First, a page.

The University of Delaware Department of Physical Therapy was named the top graduate program in the nation in the 2017 edition of U.S. News and World Report’s Best Graduate Schools. The University of Pittsburgh, University of South California, and Washington University in St. Louis also received top honors. Among high profile rankings identified and tracked by UD, no other graduate program has received a number one ranking.
“The evidenced-based physical therapy practices derived from research occurring at UD really make our PT program stand out,” adds Kathleen Matt, dean of the College of Health Sciences. “This recognition by U.S. News and World Report confirms what our patients experience when they visit our STAR Health clinics. We are so very proud of PT and they are so deserving of this recognition.”
Unique to the UD program, every single graduate student works in the Delaware Physical Therapy Clinic, an in-house operation located at the STAR Health Sciences Complex. Over the course of a year, the clinic amasses 25,000 visits from patients — the majority of whom live in Delaware. Under the guidance of board-certified clinicians, students take on two clinical rotations — one in the clinic’s sports and orthopedic division and the other in the neurological and older adult division. This model allots UD doctoral students an unusual amount of experience working with patients, vetting them before they ever take on an externship.
“UD Physical Therapy has taught me how to be an exceptional clinician. The program offers unique opportunities, such as our integrated clinic experience [I.C.E’s],” says Alisha Webster, who will graduate in the class of 2016. “You study under renowned faculty, who are dedicated to moving our profession forward.”
The clinic also boasts a whopping five residency programs, which include orthopedic, sports, geriatrics, neurological and acute care. The final two programs are in collaboration with Johns Hopkins Medical Center.
“We are looked to as a model in multiple areas — education, research, residency program development and the clinical program to name a few,” says Tara Jo Manal, director of clinical services and residency training in the UD Department of Physical Therapy. “We love when other universities come to us to learn about how UD Physical Therapy operates; we have more than 20 years of experience training students in our clinic alone.”
As the physical therapy profession has evolved, so has the UD program, which progressed from a bachelor’s to a master’s to its present state as a doctoral program. For its existence as a graduate program, PT averaged 40 students per class. Since the move to the STAR Health Sciences Complex granted a larger, more sophisticated space, the program has increased enrollment to 60 graduate students in a class. After the students graduate, the majority work in clinical practice. Another large portion of graduates pursue physical therapy faculty positions; a smaller portion elect to continue training either in subspecialty practice through residency training or as researchers with PhD training. Between 30 and 40 percent of students remain in-state following graduation. The program boasts a 100 percent pass rate on board exams.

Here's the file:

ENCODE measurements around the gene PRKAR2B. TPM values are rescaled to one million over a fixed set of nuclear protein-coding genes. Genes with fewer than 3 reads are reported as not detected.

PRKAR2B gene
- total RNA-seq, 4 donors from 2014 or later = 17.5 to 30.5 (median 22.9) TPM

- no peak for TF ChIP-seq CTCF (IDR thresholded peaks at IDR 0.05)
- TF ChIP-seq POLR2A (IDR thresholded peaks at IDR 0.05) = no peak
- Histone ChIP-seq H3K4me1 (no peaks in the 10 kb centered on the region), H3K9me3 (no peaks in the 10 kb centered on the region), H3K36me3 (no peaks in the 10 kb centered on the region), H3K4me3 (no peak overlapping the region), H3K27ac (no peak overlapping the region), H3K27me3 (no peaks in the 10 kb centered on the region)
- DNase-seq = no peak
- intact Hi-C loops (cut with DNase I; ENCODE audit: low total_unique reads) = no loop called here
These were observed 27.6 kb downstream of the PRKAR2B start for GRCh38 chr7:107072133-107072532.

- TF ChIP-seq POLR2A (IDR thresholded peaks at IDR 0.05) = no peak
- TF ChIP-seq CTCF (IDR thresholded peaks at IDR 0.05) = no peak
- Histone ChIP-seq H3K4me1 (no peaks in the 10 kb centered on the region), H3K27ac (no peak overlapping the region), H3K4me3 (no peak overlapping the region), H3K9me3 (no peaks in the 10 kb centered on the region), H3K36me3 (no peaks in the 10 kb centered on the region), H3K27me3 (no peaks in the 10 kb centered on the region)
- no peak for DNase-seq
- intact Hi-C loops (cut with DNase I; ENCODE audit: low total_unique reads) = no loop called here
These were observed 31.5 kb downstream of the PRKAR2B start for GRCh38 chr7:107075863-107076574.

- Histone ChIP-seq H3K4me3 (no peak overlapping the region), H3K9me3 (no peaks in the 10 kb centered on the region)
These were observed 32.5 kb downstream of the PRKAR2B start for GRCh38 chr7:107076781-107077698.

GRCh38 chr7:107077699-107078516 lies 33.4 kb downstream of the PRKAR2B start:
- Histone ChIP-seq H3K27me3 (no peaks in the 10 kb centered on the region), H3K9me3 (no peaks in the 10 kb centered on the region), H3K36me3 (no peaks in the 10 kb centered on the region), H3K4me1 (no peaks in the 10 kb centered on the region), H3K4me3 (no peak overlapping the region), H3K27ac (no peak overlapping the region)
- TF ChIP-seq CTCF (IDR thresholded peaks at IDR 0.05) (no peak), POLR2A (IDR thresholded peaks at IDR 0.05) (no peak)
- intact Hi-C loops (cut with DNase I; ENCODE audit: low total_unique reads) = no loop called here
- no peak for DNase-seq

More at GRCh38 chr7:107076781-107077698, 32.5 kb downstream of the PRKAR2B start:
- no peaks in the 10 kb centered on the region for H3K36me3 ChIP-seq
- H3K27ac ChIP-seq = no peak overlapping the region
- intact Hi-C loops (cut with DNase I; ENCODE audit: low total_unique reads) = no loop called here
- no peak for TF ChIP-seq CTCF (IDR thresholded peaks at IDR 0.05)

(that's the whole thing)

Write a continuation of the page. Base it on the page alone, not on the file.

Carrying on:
“The reason people see us as a top program is because our people are everywhere. When we go to a national conference, we’re ubiquitous,” says Greg Hicks, chairperson of the Department of Physical Therapy. “I would argue that our clinical instructors who are teaching students and caring for patients are the most experienced in the entire country.”
The research portfolio in the physical therapy program is one of the strongest in the nation and informs not only the top notch education in the classroom but the practice of physical therapy nationally and internationally. Our faculty demonstrate the depth and breadth of innovation and intellectual inquiry reflected in the grant support received from national granting agencies to further their research agendas. The innovation extends to the classroom and the intensive educational program designed for each of the Doctor of Physical Therapy students. Students are given training on best evidence practice and taught to be consumers of the literature to compete in the ever expanding knowledge arena of evidence based practice. They are given the knowledge and skills necessary to work at the top of their license and compete for the best opportunities the field have to offer.
The U.S. News and World Report rankings are determined by peers, an extremely gratifying honor, especially with more than 200 graduate PT programs in existence across the country. But the testimonials of patients are perhaps the most important endorsement of all.
“The physical therapists are interested in every case that comes in — you can tell because of the way they talk to you and the way they treat you,” says patient Ida Barkley. “I just feel great that I went here, and overjoyed that I feel back to myself again.”